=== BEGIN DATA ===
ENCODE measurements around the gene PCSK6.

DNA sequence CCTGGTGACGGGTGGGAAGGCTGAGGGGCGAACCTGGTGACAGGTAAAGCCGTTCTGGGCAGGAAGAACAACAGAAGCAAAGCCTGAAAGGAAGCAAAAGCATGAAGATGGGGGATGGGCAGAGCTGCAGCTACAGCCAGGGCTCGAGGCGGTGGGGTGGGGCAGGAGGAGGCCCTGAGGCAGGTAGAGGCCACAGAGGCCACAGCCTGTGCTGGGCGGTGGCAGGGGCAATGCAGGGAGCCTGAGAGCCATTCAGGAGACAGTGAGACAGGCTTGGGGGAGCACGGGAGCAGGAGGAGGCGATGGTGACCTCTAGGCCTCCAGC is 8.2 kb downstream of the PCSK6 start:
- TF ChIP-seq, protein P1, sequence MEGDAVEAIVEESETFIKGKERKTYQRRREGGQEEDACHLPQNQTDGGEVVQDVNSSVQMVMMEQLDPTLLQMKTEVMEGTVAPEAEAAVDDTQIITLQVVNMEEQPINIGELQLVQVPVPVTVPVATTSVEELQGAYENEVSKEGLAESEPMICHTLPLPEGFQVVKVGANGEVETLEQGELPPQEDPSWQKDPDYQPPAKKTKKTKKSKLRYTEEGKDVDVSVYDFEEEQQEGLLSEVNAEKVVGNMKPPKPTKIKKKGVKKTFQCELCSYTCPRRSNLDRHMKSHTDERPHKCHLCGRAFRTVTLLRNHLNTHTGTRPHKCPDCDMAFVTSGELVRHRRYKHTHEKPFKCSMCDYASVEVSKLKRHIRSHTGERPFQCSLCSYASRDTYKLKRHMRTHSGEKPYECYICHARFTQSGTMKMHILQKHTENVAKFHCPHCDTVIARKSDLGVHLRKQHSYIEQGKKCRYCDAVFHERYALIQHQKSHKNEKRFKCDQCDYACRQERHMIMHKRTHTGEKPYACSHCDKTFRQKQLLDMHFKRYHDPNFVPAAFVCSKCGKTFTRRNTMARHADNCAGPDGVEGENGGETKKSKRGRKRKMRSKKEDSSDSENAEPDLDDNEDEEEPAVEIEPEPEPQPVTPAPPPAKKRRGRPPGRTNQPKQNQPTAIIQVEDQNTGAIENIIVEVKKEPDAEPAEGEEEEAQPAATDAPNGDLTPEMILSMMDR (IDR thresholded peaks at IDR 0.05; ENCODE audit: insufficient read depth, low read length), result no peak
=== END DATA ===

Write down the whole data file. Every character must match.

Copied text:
ENCODE measurements around the gene PCSK6.

DNA sequence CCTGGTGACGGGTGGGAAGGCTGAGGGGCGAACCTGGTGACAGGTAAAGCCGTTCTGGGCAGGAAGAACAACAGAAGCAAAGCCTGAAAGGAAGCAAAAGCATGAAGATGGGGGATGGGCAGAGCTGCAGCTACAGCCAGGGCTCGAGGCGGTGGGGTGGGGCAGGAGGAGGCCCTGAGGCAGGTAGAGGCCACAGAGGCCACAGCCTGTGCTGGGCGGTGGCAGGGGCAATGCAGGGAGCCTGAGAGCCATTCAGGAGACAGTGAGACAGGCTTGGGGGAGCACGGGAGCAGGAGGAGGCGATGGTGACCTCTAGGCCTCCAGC is 8.2 kb downstream of the PCSK6 start:
- TF ChIP-seq, protein P1, sequence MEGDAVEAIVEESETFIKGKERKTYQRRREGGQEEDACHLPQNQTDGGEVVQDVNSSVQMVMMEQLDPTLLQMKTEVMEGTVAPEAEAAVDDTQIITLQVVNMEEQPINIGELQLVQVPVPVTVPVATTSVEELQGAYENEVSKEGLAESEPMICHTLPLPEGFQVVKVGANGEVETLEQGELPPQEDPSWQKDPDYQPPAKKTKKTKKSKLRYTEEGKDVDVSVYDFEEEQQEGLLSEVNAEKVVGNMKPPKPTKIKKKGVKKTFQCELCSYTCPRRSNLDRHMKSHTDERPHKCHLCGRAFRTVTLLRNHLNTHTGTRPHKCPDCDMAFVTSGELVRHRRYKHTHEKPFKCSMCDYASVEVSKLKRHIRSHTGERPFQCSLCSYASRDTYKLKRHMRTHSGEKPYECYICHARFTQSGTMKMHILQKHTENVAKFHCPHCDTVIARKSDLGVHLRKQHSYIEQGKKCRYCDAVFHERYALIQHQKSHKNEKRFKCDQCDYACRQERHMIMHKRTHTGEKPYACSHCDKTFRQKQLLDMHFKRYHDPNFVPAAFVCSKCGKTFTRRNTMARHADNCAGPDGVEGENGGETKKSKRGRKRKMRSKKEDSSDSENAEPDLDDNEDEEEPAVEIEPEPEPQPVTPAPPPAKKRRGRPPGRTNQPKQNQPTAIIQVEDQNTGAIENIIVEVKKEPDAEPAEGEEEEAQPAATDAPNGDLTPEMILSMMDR (IDR thresholded peaks at IDR 0.05; ENCODE audit: insufficient read depth, low read length), result no peak